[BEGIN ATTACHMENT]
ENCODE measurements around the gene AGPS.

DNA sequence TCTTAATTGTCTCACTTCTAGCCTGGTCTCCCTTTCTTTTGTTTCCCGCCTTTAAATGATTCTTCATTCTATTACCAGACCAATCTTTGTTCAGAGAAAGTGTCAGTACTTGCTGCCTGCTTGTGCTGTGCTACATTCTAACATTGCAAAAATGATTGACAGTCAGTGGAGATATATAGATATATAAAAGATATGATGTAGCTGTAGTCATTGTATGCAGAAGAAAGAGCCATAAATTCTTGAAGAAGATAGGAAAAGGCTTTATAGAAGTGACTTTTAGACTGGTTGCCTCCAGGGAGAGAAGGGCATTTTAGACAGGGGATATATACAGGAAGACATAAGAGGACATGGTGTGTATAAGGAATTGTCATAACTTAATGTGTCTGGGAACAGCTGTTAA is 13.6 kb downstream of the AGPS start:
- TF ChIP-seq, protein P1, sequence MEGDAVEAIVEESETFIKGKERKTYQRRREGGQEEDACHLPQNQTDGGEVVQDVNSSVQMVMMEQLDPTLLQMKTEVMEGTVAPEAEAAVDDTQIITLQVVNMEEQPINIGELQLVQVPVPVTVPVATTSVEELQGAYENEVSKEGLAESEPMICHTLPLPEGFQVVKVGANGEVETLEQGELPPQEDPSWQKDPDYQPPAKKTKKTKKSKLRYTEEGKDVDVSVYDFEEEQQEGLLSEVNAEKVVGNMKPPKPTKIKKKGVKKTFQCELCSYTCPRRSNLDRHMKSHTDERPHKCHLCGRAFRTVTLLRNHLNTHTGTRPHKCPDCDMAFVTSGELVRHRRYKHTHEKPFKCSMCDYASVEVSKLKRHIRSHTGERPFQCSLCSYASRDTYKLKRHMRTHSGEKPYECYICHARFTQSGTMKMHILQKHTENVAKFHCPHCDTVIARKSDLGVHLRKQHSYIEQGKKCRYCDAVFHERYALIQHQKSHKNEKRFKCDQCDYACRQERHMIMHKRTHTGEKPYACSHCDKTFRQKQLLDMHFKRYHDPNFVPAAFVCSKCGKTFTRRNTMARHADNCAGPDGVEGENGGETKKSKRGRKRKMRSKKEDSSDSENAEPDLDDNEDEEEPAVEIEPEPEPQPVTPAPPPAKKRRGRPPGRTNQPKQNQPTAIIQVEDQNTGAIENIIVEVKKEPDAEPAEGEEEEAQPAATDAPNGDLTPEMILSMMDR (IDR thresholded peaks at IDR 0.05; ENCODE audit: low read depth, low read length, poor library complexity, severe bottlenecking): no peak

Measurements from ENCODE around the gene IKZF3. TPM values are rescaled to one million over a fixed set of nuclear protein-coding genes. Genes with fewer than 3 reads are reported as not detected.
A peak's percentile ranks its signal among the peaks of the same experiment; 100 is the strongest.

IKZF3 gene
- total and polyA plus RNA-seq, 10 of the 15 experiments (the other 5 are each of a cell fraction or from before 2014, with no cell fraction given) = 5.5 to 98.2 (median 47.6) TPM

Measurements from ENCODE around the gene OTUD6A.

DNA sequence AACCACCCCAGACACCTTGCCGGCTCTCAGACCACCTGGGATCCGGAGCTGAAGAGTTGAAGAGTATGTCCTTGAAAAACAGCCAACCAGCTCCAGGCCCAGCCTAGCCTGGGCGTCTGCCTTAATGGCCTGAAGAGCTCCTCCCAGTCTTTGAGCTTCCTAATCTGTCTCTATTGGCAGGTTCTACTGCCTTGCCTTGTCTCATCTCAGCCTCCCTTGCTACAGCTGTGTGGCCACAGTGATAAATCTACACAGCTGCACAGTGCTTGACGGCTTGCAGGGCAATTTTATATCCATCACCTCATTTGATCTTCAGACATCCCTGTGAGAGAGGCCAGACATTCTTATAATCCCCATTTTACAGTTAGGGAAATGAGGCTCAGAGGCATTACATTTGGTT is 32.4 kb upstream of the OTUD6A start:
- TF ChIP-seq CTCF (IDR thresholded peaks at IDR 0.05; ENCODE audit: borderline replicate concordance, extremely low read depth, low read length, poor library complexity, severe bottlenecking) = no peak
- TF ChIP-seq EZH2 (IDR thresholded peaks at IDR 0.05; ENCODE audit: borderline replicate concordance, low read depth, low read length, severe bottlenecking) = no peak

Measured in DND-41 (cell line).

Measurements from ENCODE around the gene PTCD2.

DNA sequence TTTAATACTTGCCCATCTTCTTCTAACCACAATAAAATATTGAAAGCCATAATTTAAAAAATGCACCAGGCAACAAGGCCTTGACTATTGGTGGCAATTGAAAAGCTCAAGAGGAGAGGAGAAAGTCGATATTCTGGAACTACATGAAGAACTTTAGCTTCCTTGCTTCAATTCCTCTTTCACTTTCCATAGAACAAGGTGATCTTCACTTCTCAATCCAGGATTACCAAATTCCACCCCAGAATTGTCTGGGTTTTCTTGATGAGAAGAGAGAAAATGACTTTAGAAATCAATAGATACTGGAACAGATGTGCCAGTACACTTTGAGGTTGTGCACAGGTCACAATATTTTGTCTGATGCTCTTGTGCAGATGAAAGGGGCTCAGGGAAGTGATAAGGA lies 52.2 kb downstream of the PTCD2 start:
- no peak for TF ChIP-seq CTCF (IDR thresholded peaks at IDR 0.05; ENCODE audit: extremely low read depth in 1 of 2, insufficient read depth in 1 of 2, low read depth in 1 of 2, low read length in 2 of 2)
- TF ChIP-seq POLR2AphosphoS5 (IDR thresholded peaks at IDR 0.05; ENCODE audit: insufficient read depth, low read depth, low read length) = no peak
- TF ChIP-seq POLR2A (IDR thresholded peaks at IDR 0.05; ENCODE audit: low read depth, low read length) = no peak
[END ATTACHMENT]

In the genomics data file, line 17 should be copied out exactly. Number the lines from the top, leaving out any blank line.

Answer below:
- TF ChIP-seq POLR2A (IDR thresholded peaks at IDR 0.05; ENCODE audit: low read depth, low read length) = no peak